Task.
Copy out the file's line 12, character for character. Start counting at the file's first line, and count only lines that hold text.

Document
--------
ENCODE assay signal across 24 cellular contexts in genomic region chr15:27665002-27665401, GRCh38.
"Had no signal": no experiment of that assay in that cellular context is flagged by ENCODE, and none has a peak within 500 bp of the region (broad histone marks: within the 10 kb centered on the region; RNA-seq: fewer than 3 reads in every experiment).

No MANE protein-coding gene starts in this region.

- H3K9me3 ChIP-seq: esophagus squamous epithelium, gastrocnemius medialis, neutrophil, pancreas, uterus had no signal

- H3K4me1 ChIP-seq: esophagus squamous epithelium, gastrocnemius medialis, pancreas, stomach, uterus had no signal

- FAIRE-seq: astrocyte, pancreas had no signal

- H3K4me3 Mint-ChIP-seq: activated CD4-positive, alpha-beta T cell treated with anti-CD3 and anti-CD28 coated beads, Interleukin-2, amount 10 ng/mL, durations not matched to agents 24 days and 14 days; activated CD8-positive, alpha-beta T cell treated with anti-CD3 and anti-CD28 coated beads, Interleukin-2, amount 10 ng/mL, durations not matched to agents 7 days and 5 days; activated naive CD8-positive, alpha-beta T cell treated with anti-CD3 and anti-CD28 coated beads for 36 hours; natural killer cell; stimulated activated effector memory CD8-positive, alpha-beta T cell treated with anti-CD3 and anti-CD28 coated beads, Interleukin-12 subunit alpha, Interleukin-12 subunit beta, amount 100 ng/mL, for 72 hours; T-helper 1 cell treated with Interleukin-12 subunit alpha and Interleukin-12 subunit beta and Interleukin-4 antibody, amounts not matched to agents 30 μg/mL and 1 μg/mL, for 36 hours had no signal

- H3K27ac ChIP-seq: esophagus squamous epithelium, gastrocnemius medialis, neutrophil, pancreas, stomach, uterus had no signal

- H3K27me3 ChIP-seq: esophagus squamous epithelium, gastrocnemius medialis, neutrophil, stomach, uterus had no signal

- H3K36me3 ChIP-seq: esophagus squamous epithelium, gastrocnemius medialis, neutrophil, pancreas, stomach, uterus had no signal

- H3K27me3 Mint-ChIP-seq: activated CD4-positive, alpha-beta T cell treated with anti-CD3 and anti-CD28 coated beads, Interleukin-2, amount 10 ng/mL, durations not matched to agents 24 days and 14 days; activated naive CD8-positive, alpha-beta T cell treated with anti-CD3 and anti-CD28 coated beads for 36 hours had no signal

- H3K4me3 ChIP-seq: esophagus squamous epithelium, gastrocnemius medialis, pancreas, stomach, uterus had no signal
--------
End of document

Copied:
- H3K4me3 ChIP-seq: esophagus squamous epithelium, gastrocnemius medialis, pancreas, stomach, uterus had no signal